Wednesday, February 07, 2007

Many Voices, No Debate, as Senate Is Stifled on War

NYT reported The fact that that Democrats could pull together only 49 of the 60 votes needed to break a procedural impasse on the resolution opposing Mr. Bush’s plan was a product of many competing agendas.

That is because they wanted to ram through one proposal and not let the others be debated.
There was the Democratic desire to avoid getting tied up on any vote that could be perceived as undercutting United States troops or endorsing Mr. Bush’s plan. At the same time, a surprising number of Republicans showed they were not yet ready to abandon the president even though many blame him for their November election losses and worry he will hurt them again next year. Then there were the presidential ambitions of several senators who are trying to distinguish themselves from others on the issue, and have little incentive to seek common ground.

By the end of the day on Tuesday, Senator Harry Reid of Nevada, the majority leader, said he saw little prospect that Democrats and Republicans could reach agreement on a plan to bring the resolution to the floor. “The negotiations are over,” said Mr. Reid, who dismissed Republican efforts to force a separate vote on the war money as a ploy intended to distract the public from the matter of whether senators supported or opposed the president’s policy.
Such a vote would have allowed them to say what they thought.
Republicans spent the day trying to counter the idea that they had been obstructionists in impeding the debate. It was a label they had successfully hung on Democrats for years, and they did not appreciate the role reversal. They said their main goal had been to ensure that the Senate could guarantee in a separate resolution that Congress would not endanger forces in the field by restricting spending in the future.

“I can’t believe that any parent, any husband, wife, son, daughter of any soldier serving in Iraq doesn’t expect the Congress to take that position,” said Senator Mitch McConnell, Republican of Kentucky, who had made some retooled overtures to Democrats to try to break the deadlock.

But the lingering impasse forced the hand of House Democrats, who had become increasingly impatient waiting for the Senate to weigh in on the president’s troop plan. Unwilling to wait any longer, the Democratic leadership said it would set aside three days next week to deliver its own verdict on the administration strategy.
Which they can ram through because they don't have unlimited debate.
“The reason we’re going ahead is not because we don’t think the Senate will ever act,” said Representative Steny H. Hoyer of Maryland, the majority leader, “but we’re not sure when the Senate is going to act.”

Democrats contend that they foisted off most of the blame for the breakdown on Republicans and were more than happy to have the fight end for now, leaving the opposition trying to explain the complex Senate rules and why Republicans had not been willing to go ahead.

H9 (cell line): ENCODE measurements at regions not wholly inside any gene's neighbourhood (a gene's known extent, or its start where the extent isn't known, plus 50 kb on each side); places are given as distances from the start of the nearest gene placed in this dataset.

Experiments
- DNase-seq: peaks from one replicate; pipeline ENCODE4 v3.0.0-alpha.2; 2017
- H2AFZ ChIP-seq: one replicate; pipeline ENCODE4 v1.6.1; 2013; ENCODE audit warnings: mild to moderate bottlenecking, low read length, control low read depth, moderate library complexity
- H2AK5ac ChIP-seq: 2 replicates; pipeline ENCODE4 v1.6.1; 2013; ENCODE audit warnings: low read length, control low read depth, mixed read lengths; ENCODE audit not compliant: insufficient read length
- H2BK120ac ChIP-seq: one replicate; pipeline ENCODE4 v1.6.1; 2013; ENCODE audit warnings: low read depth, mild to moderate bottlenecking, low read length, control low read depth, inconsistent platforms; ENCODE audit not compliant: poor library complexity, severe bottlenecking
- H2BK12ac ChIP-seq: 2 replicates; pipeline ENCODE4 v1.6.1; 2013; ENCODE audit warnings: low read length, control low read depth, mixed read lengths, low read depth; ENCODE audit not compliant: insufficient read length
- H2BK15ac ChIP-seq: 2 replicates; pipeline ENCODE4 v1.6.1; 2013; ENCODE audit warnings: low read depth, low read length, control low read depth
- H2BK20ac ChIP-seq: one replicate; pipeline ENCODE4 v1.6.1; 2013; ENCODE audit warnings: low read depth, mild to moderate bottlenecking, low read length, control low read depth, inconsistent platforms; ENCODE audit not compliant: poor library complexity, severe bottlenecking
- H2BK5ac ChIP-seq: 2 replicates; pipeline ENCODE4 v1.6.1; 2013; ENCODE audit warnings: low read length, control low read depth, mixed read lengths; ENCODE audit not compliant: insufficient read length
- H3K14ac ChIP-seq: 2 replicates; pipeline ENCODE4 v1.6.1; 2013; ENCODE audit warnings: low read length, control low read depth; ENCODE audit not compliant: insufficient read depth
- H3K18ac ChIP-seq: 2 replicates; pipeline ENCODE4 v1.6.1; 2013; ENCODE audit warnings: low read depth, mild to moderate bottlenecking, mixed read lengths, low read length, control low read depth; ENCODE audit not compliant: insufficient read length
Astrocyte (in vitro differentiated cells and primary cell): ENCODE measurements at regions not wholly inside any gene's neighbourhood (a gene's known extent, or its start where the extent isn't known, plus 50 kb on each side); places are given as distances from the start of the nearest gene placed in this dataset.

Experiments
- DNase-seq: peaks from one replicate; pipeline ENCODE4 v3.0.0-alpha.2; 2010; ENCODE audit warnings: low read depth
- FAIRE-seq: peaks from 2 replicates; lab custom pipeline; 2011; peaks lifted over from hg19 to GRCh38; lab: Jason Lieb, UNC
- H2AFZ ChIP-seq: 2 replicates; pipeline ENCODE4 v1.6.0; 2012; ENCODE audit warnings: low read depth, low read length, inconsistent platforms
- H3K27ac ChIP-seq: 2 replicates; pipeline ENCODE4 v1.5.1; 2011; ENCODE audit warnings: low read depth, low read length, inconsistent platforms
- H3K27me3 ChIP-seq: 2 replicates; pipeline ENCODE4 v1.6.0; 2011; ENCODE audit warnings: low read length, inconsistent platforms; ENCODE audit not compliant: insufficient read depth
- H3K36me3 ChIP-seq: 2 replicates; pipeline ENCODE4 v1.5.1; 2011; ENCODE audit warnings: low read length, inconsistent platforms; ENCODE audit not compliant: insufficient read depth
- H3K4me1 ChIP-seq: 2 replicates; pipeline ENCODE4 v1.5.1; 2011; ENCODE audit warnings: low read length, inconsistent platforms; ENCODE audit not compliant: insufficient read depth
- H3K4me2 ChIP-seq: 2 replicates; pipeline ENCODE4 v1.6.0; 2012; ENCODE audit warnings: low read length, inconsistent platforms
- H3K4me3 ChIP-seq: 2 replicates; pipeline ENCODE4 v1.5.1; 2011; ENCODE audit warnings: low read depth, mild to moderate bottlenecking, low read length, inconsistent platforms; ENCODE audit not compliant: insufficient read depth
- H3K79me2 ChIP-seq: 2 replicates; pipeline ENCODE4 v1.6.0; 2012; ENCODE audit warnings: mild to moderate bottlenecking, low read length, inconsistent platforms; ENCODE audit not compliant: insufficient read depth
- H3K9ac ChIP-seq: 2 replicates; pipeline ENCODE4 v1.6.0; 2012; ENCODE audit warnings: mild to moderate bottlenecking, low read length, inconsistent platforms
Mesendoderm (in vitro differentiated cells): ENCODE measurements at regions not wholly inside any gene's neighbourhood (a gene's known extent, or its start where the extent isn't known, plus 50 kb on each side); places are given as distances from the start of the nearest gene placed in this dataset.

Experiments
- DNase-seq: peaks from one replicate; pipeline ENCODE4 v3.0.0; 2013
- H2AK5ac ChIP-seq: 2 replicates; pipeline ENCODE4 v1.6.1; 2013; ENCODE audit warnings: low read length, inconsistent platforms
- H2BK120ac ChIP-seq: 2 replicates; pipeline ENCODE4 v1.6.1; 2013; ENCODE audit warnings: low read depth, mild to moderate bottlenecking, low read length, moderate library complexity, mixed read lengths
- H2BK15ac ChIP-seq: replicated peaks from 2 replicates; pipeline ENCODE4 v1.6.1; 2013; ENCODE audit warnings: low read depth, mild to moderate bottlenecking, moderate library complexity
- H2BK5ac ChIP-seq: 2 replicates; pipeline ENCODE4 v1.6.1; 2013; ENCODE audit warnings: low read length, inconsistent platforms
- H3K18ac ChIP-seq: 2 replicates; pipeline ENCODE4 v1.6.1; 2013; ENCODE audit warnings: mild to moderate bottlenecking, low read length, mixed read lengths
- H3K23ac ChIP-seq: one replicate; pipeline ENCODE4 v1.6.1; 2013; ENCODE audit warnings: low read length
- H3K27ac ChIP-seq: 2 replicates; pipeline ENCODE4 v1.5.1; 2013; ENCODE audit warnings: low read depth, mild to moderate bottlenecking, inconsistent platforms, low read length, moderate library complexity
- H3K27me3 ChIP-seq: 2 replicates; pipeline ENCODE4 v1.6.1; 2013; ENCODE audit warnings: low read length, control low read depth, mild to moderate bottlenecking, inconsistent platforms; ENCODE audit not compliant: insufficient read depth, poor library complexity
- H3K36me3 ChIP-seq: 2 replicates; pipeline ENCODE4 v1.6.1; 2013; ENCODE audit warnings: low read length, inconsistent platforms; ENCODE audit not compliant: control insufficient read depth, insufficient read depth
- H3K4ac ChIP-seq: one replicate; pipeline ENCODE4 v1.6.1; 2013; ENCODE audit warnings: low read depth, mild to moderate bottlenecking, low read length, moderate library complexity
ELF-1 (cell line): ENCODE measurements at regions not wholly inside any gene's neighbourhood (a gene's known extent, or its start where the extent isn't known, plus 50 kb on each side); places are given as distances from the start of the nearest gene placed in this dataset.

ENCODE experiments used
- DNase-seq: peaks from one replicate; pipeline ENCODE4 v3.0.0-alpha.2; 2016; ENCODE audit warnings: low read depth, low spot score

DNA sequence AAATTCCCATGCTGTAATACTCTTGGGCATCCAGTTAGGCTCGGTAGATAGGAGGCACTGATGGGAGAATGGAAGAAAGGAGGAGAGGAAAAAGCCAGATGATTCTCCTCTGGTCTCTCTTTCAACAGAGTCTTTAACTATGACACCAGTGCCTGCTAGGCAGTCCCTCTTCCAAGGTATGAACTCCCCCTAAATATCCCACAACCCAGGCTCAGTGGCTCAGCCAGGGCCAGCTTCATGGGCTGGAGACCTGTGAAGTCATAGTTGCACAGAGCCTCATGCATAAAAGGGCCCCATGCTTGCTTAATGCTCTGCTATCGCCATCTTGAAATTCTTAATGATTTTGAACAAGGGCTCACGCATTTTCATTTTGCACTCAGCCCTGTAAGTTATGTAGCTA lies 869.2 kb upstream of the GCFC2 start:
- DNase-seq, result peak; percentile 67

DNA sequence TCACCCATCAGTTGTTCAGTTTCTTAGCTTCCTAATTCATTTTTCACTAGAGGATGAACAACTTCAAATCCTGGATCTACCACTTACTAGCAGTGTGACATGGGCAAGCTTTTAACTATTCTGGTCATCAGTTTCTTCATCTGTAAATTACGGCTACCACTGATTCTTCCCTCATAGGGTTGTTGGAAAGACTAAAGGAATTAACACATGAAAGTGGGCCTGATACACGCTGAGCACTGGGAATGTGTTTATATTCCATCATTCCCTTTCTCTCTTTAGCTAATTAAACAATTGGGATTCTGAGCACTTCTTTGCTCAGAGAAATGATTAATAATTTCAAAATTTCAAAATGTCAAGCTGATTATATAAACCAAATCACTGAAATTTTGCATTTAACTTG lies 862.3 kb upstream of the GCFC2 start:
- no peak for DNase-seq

The republicans wanted debate. It was the dems that did not.
We have the high ground here,” said Senator Charles E. Schumer of New York, chairman of the Democratic Senatorial Campaign Committee. “We have the high ground substantively. We have the high ground politically. We’re not going to give it up.”

But some Republicans suggested that the public might grow frustrated with such political crowing. “I think most Americans view this as political theater, that it is more about us than supporting the troops,” said Senator Lindsey Graham, Republican of South Carolina.

The Senate fight also exposed a weakness for the Democrats, one that will become more pronounced as the Senate moves from its inability to take up a nonbinding resolution making a statement about administration policy to more consequential votes on war spending.

Republicans had laid a bit of a trap for Democrats, seeking a 60-vote threshold for competing resolutions on the war. They knew that the bipartisan plan by Senators John W. Warner, Republican of Virginia, and Carl Levin, Democrat of Michigan, did not have 60 votes. But the plan calling for no reductions in spending, written by Senator Judd Gregg, Republican of New Hampshire, was likely to get at least 60, meaning the only resolution that would have passed would have been one that essentially backed the president.

Most Democrats are not ready to begin the politically charged discussion of restricting war spending. “There isn’t a Democrat here that wants to take monies away from the troops,” Mr. Reid said.

Democrats said Republicans were simply trying to dodge the chief question at hand and if it was not the financing proposal, they would have found something else to muck up the proceedings. And there is little doubt that some Republicans are determined to save the president an embarrassing loss while others are just as determined to deny the Democrats a symbolic win.

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